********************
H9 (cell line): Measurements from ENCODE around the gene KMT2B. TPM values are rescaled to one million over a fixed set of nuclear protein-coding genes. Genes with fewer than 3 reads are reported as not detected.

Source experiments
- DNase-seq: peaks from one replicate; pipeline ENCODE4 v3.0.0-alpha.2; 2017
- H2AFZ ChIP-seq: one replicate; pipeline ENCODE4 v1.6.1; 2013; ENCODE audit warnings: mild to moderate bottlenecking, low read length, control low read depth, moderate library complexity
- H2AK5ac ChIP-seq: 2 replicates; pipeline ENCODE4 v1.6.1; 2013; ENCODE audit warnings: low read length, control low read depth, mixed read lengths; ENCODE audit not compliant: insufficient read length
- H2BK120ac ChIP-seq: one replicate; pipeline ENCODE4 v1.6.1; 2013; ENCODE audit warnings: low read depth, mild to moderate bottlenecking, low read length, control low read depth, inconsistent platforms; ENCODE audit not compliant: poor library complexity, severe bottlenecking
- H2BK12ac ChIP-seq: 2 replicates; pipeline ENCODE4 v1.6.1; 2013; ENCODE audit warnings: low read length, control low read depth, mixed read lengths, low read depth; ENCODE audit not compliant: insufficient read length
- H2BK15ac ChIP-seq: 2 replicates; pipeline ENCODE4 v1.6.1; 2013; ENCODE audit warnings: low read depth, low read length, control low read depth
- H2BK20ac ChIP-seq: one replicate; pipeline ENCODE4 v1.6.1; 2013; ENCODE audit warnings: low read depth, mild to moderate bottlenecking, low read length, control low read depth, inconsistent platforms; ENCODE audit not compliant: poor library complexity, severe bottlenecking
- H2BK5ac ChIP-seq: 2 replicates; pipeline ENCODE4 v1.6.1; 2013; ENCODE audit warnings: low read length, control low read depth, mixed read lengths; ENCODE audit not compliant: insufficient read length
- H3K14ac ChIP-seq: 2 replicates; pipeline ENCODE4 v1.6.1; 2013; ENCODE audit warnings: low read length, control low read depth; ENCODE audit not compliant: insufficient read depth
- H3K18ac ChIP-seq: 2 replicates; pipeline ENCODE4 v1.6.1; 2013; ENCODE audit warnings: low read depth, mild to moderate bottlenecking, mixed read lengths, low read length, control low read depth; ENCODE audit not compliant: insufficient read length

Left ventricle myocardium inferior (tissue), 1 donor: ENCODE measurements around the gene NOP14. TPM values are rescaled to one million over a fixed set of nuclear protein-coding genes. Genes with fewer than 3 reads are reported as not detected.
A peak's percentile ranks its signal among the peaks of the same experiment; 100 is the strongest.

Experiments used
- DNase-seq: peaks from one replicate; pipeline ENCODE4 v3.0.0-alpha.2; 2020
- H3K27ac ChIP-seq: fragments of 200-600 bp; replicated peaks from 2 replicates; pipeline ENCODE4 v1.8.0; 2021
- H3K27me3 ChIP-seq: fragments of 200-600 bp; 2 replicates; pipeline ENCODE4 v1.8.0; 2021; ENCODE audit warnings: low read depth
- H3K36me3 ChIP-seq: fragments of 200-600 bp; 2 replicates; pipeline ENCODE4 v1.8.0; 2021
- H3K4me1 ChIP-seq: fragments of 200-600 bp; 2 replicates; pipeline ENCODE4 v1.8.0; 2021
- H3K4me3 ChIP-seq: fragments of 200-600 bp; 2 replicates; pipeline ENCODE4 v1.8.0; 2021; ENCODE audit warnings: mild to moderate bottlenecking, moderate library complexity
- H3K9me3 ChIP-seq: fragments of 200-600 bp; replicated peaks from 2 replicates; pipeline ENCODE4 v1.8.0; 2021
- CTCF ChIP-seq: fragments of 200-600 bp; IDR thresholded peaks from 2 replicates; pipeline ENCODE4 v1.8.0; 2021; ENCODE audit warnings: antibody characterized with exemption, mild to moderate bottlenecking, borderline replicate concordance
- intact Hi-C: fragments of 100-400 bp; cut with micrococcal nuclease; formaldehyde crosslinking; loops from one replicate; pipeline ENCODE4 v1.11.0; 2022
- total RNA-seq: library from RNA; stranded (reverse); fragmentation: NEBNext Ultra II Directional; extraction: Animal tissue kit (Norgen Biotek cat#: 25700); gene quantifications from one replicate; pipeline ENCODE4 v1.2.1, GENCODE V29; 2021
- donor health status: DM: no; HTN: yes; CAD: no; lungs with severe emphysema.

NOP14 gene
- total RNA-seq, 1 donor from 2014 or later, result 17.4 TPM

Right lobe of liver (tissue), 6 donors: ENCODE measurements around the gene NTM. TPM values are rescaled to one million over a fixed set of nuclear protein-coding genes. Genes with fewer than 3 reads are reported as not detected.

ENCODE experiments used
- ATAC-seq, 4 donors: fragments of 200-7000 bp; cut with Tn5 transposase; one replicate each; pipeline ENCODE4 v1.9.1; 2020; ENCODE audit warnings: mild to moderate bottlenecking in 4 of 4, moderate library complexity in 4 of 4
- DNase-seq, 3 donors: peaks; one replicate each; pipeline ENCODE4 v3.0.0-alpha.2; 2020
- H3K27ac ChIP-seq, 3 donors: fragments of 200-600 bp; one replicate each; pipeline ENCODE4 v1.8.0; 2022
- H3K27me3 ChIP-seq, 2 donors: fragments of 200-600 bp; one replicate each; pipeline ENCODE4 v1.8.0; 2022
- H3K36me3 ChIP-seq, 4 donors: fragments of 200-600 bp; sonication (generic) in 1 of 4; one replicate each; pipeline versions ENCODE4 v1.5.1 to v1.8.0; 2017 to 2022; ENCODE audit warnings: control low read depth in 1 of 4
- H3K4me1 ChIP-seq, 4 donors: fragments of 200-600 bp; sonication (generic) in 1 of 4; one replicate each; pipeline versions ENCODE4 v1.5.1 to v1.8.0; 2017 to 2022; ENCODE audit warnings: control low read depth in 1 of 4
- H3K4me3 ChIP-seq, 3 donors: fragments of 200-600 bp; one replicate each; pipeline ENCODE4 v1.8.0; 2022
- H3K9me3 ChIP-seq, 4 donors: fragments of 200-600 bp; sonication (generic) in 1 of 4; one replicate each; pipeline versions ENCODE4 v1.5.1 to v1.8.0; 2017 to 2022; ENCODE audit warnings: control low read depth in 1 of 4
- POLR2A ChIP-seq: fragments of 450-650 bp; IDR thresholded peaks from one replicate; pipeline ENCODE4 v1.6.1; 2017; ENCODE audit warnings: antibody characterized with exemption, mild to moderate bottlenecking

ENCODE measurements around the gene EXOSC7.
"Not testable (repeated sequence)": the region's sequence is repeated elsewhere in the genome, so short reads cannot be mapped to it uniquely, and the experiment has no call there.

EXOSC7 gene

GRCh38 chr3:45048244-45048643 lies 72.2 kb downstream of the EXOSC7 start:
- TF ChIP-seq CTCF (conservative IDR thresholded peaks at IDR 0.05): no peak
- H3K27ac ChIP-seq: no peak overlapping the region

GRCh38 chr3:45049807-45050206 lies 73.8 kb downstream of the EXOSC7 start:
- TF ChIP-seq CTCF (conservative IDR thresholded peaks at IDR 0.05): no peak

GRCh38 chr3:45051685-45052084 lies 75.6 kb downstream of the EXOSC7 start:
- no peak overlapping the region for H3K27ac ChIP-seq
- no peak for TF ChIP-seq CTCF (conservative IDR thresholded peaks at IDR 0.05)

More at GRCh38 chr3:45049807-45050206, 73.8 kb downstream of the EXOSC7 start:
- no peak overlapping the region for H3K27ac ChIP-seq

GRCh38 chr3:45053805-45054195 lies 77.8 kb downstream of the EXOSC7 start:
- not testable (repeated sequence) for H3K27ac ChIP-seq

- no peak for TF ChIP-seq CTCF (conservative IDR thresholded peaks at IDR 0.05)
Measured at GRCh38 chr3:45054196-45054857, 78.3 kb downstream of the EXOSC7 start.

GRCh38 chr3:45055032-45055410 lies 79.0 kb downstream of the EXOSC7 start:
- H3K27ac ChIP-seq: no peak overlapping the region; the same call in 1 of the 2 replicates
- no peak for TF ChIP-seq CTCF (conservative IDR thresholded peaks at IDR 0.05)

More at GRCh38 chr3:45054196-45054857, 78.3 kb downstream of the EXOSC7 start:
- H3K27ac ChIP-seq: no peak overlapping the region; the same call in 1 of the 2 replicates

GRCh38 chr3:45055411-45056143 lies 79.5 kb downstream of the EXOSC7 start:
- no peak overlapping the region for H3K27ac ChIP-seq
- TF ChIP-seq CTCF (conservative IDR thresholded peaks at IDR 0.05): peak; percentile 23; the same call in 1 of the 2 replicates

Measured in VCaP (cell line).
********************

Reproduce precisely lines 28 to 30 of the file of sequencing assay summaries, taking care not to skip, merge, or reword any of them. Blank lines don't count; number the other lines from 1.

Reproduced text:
- total RNA-seq, 1 donor from 2014 or later, result 17.4 TPM

Right lobe of liver (tissue), 6 donors: ENCODE measurements around the gene NTM. TPM values are rescaled to one million over a fixed set of nuclear protein-coding genes. Genes with fewer than 3 reads are reported as not detected.

ENCODE experiments used